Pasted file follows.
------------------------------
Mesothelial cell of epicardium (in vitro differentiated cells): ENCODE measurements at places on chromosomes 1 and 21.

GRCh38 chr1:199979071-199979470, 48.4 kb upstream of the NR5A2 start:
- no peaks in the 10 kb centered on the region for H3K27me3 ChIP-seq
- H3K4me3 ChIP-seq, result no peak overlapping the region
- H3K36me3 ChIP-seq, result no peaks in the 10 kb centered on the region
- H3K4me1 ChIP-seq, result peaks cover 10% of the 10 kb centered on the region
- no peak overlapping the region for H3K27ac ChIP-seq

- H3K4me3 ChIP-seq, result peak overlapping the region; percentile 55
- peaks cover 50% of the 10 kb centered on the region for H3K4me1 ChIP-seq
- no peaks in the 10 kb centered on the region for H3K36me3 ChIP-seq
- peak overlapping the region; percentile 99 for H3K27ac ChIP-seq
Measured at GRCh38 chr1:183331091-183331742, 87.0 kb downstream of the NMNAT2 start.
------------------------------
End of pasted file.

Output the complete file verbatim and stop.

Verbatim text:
Mesothelial cell of epicardium (in vitro differentiated cells): ENCODE measurements at places on chromosomes 1 and 21.

GRCh38 chr1:199979071-199979470, 48.4 kb upstream of the NR5A2 start:
- no peaks in the 10 kb centered on the region for H3K27me3 ChIP-seq
- H3K4me3 ChIP-seq, result no peak overlapping the region
- H3K36me3 ChIP-seq, result no peaks in the 10 kb centered on the region
- H3K4me1 ChIP-seq, result peaks cover 10% of the 10 kb centered on the region
- no peak overlapping the region for H3K27ac ChIP-seq

- H3K4me3 ChIP-seq, result peak overlapping the region; percentile 55
- peaks cover 50% of the 10 kb centered on the region for H3K4me1 ChIP-seq
- no peaks in the 10 kb centered on the region for H3K36me3 ChIP-seq
- peak overlapping the region; percentile 99 for H3K27ac ChIP-seq
Measured at GRCh38 chr1:183331091-183331742, 87.0 kb downstream of the NMNAT2 start.